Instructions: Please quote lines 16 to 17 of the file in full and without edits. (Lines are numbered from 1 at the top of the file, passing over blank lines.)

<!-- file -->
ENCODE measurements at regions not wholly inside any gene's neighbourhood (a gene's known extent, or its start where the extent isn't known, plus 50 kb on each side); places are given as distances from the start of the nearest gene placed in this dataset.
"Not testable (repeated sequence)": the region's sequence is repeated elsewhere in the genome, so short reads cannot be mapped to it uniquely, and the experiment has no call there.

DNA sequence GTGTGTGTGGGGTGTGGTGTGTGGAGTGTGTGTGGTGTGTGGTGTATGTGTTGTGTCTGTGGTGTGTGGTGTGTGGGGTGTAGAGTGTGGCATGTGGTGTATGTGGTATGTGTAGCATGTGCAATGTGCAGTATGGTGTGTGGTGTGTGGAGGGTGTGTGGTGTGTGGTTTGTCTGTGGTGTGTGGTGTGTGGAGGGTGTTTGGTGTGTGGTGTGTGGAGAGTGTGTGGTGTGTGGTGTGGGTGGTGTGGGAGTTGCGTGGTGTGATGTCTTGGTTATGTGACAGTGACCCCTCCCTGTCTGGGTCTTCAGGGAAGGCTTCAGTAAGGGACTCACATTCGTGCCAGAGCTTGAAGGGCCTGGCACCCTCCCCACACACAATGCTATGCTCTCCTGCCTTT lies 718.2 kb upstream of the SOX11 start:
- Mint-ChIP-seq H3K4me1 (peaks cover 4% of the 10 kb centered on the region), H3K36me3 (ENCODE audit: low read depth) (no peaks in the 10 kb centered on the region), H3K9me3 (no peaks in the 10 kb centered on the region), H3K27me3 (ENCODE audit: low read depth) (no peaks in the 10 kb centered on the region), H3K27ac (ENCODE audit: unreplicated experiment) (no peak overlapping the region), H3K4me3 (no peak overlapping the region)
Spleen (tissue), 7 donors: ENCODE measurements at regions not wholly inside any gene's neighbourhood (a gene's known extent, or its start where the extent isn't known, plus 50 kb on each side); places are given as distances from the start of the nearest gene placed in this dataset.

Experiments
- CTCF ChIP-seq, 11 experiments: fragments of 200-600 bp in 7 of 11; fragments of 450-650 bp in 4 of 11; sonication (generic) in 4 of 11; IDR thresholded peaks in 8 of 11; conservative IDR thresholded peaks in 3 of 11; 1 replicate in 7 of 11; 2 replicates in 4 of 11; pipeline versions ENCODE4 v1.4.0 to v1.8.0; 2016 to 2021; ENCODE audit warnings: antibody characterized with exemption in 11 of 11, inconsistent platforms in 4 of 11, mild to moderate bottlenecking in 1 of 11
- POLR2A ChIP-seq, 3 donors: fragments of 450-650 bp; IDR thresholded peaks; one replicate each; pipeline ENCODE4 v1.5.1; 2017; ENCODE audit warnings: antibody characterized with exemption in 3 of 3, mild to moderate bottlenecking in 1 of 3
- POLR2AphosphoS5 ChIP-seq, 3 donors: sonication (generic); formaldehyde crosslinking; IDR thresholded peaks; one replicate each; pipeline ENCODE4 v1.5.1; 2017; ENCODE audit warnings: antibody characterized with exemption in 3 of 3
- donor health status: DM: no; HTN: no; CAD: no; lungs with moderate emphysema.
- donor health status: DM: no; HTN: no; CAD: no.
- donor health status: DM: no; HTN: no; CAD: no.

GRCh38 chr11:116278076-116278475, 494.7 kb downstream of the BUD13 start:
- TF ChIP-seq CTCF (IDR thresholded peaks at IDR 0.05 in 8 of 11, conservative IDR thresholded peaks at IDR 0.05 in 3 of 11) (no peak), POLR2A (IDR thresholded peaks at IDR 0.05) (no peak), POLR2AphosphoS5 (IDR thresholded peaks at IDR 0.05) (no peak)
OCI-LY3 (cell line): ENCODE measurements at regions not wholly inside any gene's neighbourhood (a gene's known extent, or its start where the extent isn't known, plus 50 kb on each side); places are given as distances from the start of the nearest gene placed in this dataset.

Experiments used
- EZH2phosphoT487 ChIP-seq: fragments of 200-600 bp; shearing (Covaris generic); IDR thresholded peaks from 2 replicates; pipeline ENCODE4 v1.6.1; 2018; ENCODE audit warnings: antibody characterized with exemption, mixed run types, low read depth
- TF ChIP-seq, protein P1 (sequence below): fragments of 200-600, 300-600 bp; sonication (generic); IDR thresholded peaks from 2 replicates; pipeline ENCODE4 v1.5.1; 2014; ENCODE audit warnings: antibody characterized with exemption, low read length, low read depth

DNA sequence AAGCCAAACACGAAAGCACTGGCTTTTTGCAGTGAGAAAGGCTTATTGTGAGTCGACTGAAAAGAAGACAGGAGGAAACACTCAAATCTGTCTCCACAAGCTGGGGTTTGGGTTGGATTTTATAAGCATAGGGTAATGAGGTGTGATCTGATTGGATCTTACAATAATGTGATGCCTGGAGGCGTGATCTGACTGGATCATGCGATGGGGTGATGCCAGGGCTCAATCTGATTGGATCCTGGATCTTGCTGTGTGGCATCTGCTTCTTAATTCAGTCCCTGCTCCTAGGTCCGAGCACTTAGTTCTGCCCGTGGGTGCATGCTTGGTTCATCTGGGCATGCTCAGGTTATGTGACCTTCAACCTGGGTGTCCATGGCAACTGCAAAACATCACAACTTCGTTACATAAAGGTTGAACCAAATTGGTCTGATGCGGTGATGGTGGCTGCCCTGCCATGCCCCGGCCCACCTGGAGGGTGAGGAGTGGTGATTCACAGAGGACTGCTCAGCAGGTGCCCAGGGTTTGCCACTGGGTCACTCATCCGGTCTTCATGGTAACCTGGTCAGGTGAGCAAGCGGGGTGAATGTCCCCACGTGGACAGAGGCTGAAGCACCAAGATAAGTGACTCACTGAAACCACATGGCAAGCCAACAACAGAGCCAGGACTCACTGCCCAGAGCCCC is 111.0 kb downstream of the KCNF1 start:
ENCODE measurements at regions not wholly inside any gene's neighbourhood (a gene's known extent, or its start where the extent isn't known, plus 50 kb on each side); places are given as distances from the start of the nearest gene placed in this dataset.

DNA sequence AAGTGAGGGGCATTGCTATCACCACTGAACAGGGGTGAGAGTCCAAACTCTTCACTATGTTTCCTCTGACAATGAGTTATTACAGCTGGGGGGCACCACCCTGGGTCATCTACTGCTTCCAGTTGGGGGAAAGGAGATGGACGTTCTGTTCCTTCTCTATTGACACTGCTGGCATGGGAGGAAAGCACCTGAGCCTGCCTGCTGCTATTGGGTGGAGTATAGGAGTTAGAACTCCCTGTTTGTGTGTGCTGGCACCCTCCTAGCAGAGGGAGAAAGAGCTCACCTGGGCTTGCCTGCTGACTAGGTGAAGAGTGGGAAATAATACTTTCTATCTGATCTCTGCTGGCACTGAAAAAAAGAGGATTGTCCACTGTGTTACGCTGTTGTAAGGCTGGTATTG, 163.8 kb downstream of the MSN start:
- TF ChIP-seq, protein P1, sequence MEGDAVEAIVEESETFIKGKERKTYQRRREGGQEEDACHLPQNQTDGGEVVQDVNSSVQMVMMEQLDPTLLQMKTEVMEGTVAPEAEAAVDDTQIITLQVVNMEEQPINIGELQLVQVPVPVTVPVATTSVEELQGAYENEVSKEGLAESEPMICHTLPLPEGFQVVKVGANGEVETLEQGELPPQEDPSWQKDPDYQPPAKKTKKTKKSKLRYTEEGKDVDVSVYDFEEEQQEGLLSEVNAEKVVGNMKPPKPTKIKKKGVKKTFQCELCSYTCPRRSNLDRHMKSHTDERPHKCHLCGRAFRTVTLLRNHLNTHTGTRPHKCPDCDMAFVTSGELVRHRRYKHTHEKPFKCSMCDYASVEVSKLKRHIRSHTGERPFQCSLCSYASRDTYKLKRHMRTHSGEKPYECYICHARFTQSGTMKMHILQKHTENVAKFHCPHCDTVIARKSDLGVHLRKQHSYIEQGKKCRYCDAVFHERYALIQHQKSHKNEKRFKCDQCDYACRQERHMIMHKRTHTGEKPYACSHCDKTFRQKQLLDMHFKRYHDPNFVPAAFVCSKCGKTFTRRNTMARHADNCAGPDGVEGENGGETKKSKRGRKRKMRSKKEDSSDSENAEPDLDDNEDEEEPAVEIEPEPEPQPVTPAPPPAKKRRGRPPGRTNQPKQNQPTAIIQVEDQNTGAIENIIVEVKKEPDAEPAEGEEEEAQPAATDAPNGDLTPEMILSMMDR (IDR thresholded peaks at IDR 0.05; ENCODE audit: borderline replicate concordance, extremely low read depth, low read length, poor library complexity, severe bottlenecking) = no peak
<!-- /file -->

Experiments used
- EZH2phosphoT487 ChIP-seq: fragments of 200-600 bp; shearing (Covaris generic); IDR thresholded peaks from 2 replicates; pipeline ENCODE4 v1.6.1; 2018; ENCODE audit warnings: antibody characterized with exemption, mixed run types, low read depth